As the Trustees reported that year, had it not been for the inclement weather, the "Exhibition of American Art Industries" would have attracted twice its attendance of 28,000. Held from October 8 to November 18, 1889, the exhibition expanded its purview to include six branches of "Art industry;" namely, pottery and porcelain, glassware, terra cotta, tiles, stained glass, and mosaic. In a brochure dated May 15, 1889, the Museum President and Committee Chairman once again set out the lofty goals of the exhibition, and noted that offering prizes would "stimulate native talent and bring the standard of American art work up to a level with that of foreign countries." They also announced that Pennsylvania's Senate and House of Representatives heartily endorsed the exhibition.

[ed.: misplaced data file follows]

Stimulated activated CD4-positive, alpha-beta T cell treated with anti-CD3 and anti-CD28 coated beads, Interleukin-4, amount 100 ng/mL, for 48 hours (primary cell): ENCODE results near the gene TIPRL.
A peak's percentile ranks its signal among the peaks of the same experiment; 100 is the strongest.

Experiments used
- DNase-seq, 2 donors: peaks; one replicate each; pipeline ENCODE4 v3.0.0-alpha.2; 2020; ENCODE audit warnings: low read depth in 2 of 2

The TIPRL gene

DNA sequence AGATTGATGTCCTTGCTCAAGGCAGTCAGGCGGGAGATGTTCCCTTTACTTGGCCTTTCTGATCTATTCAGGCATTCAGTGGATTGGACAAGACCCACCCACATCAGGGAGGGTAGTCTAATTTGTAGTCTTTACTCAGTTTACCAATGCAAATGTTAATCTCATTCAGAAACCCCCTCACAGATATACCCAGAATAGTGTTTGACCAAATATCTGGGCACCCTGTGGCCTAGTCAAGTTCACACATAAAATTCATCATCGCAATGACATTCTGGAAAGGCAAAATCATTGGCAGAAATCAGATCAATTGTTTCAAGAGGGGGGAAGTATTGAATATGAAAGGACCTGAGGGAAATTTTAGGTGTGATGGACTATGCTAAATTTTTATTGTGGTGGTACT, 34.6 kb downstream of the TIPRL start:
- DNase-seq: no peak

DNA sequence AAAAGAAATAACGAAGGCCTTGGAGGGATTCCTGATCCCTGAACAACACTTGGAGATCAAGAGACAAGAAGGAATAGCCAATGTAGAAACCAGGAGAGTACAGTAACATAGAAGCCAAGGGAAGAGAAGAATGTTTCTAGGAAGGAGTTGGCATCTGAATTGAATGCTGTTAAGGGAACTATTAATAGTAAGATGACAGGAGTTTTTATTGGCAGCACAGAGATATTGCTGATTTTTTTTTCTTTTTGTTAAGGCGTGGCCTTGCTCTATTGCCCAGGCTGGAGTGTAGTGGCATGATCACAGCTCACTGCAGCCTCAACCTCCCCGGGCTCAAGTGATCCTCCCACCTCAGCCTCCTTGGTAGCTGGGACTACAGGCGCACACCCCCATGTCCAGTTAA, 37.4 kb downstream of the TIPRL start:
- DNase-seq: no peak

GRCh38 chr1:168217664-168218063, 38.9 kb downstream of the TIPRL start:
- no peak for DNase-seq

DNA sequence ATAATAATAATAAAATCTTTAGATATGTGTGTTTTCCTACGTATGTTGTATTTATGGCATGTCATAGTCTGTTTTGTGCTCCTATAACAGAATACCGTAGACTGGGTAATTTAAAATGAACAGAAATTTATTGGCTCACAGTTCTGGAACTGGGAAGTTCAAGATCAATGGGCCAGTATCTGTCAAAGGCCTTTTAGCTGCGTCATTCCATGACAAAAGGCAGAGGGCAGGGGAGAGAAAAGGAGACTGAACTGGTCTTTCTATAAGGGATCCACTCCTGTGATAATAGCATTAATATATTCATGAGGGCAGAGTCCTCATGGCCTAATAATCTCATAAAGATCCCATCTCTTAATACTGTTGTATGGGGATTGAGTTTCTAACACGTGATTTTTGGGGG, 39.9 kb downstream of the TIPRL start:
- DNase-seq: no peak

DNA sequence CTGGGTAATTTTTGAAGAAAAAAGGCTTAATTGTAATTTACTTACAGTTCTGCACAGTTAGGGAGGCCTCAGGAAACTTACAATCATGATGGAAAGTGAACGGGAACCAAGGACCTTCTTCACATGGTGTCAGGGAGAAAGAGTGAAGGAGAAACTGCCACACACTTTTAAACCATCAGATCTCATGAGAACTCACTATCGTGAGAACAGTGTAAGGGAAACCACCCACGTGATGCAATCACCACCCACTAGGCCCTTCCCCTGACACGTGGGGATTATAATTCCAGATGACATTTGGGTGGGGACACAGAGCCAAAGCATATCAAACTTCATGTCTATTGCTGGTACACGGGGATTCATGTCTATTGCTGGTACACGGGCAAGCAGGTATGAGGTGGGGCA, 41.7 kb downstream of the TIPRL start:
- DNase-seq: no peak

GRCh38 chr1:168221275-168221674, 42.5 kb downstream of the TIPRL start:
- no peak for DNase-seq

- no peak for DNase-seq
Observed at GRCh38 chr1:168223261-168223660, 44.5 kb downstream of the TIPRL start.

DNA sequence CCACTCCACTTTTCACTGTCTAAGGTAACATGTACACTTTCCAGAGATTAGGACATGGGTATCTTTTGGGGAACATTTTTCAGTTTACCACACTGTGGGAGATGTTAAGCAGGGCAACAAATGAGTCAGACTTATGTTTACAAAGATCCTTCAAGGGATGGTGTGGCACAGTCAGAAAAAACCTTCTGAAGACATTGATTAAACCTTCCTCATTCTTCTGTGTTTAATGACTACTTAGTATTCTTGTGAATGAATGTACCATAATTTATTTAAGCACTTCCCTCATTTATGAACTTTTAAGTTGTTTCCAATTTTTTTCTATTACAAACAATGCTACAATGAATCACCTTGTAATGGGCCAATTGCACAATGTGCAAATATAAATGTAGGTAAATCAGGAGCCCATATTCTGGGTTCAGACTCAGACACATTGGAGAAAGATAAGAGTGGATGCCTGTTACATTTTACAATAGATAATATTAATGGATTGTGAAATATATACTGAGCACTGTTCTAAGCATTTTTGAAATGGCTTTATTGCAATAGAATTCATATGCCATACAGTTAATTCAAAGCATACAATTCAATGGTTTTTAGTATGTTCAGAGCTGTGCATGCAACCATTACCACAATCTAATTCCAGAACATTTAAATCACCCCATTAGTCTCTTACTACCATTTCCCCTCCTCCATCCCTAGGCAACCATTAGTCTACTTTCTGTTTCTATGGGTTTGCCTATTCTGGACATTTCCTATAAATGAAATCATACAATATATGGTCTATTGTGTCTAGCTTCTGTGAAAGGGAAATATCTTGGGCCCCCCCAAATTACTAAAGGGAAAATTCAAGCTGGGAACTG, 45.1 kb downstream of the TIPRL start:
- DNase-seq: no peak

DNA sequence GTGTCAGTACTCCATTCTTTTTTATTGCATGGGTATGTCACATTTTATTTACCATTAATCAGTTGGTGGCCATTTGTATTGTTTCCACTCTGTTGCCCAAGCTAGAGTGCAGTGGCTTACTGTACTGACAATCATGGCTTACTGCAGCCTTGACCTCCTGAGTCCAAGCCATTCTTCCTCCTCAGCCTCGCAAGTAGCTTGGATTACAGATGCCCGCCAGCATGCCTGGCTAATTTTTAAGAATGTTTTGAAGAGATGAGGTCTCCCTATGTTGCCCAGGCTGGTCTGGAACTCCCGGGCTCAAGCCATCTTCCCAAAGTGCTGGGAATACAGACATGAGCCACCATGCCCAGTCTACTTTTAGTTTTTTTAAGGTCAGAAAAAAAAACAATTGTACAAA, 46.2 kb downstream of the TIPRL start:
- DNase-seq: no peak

Correspondence is similar to that of the 1888 exhibition. Included in the early responses is one from Union Porcelain Works of Green Point, NY. In his very brief reply, the writer declined to participate noting that "our experience has been such as to cure us of all desire of ever again sending goods to an exhibition." With more than 900 pieces of correspondence comprising this sub-subseries, it is clear that many other firms did not feel the same. With a broader range of competitors, the correspondents make up an extensive list of industrial art craftsmen and firms of late 19th century America, and an idea of the type of goods popular during that period. In correspondence to Dalton Dorr numbered 723 through 726, Hockley lists some of the winners. As implied in his attachment (no. 726), the competition was intended to encourage participation, offering many opportunities to win. In the pottery and porcelain category alone, 15 classes were judged, such as "overglaze printing in underglaze," "freehand painting overglaze," "porcelain or china body." and "white granite body."